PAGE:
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os peroneum

Posted by michelle on 5/22/03 at 07:58 (119598)

have you dealt with os peroneum before and if you did how do you fix it? for 6 months and I am not getting better with physical therapy or a cotisone shot it all seems to make it hurt more. I stand on my feet 9hrs a day, and the swelling is really bad. please let me know what you think

Re: os peroneum

Ed Davis, DPM on 5/22/03 at 09:33 (119624)


Occasionally, it is necessary to remove the accessory bone although most patients find rapid relief with orthotics in my experience. It is critical that the orthotics be posted (wedged) correctly.

Re: os peroneum

Dr. David S. Wander on 5/23/03 at 18:34 (119771)


Several years ago(1994) I had a paper published in the Journal of Foot & Ankle Surgery regarding surgial repair of a fractured multi-partite (many pieces) os peroneum and tear of the peroneus longus and brevis tendons. It is important to determine whether the origin of the pain is at the interface of the bone and tendon, or the interface between the accessory bone and the underlying bone. In addition to orthoses, an MRI is very useful to determine whether there is a fracture of the accessory bone or partial tear of the peroneus tendon. If there is no tear, an injection of local anesthetic and cortisone is often very useful. This must be done with care, since the cortisone has the potential to weaken the tendon and possibly contribute to a rupture. Therefore, if an injection is given, I would strongly advise some form of immobilization for several days.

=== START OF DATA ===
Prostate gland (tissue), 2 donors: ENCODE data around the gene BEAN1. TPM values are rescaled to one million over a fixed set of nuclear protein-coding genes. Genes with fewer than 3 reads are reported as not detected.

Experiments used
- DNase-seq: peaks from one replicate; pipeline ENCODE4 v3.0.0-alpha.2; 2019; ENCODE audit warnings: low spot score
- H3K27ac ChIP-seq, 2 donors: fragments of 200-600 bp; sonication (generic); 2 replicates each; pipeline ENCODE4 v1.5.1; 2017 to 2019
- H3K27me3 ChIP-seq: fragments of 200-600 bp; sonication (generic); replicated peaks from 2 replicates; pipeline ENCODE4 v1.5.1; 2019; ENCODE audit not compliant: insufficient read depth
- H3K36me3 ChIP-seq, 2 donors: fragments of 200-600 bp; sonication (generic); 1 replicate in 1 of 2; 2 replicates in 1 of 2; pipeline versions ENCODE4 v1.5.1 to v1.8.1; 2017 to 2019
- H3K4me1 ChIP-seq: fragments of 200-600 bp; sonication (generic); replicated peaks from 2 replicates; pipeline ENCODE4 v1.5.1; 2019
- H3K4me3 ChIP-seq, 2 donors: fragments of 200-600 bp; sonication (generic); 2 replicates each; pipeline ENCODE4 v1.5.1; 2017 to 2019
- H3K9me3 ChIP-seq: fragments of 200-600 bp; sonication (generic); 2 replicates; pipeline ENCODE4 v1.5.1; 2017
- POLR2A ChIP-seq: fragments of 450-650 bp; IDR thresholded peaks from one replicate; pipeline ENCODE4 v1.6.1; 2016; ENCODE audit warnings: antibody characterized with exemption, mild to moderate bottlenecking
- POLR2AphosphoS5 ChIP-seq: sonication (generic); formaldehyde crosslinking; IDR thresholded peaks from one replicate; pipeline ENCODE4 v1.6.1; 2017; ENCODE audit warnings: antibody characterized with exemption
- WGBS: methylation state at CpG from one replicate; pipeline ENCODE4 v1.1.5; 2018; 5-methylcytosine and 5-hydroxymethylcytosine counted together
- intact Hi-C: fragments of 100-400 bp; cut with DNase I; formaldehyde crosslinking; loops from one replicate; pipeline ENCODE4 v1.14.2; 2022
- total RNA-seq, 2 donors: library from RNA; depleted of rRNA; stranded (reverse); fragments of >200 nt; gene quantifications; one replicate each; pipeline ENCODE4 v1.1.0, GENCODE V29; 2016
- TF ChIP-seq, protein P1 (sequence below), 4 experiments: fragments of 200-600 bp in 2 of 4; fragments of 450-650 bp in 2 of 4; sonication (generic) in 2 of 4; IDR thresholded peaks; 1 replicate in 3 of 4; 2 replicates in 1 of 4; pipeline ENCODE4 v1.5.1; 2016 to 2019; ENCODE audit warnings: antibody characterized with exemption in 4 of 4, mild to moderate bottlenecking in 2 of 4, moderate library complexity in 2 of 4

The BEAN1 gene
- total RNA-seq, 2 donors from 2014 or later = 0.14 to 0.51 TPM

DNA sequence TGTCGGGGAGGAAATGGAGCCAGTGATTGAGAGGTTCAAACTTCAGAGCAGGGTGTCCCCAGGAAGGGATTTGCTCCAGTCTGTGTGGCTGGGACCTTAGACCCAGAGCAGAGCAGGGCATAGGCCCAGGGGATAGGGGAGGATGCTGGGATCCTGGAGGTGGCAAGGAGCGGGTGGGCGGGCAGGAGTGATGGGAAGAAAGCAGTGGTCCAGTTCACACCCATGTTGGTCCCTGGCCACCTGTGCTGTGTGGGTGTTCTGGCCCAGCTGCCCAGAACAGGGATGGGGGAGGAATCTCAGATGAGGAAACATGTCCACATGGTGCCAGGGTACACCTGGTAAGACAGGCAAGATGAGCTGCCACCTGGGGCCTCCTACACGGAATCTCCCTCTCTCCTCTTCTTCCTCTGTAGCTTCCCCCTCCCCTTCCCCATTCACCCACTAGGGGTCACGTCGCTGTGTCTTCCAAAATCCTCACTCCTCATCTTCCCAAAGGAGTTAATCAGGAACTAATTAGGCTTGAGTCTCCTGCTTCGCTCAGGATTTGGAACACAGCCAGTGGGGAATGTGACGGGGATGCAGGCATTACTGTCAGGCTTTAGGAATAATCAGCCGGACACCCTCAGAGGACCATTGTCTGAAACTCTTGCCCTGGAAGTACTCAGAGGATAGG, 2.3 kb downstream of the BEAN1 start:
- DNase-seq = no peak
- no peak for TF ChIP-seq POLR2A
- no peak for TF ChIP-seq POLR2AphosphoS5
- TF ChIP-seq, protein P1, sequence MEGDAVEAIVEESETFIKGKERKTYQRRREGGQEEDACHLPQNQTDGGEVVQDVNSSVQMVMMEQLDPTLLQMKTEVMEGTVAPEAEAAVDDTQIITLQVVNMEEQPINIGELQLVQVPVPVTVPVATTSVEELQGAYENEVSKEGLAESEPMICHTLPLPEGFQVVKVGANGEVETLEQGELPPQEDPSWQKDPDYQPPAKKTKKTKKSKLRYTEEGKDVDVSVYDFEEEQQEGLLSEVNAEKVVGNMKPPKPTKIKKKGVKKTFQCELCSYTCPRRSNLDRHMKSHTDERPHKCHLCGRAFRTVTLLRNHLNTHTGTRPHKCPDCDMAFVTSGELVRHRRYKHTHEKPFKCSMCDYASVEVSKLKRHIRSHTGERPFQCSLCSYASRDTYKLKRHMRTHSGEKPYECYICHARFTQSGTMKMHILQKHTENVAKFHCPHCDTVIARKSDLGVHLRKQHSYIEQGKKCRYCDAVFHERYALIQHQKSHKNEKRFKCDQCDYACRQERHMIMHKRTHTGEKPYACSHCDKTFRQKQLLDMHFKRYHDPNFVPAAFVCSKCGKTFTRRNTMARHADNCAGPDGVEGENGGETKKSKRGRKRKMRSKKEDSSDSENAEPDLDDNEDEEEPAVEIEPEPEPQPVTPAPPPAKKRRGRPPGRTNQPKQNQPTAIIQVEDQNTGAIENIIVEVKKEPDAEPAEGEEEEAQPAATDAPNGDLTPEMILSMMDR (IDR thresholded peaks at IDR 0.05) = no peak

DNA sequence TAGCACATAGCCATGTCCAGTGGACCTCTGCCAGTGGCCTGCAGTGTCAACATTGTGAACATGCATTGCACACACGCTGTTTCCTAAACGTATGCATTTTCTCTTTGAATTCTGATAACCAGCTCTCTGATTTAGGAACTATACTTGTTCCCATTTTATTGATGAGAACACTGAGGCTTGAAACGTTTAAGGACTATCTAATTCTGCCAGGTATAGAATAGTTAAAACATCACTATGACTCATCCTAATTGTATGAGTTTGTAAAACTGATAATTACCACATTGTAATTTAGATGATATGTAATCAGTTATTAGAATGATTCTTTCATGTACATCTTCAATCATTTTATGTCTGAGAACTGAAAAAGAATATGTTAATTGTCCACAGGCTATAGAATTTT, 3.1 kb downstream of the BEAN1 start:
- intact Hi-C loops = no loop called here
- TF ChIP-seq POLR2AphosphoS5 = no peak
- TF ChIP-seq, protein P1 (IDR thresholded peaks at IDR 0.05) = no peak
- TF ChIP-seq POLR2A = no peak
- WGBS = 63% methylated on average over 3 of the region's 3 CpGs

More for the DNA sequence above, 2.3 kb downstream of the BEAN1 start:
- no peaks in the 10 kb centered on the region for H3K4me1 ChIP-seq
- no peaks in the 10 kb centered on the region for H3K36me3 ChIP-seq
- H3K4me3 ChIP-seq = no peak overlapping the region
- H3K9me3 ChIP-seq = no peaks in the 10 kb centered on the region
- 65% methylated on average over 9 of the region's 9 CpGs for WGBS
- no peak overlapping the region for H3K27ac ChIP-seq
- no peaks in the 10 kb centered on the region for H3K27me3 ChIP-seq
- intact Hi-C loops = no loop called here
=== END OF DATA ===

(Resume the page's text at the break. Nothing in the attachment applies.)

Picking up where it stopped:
Re: os peroneum

Ed Davis, DPM on 5/23/03 at 23:03 (119788)


I have found that a significant number of MRIs come back noting a 'longitudinal' tear of peroneus longus below the level of the malleoli.
That area often does not correspond to the area of pathology and I question whether that is a normal variant. What are your thoughts on that?

If the area of pain is between the accessory bone and underlying bone, that tends to push the decision closer to surgery and I often avoid injecting in such situations. A number of patients have forefoot valgus with a supinatory rock but without significant pathology -- that group does better with orthotics. I am using diagnostic ultrasound in my office, occasionally for the first look, but use MRI if I am concerned that the pathology is significant.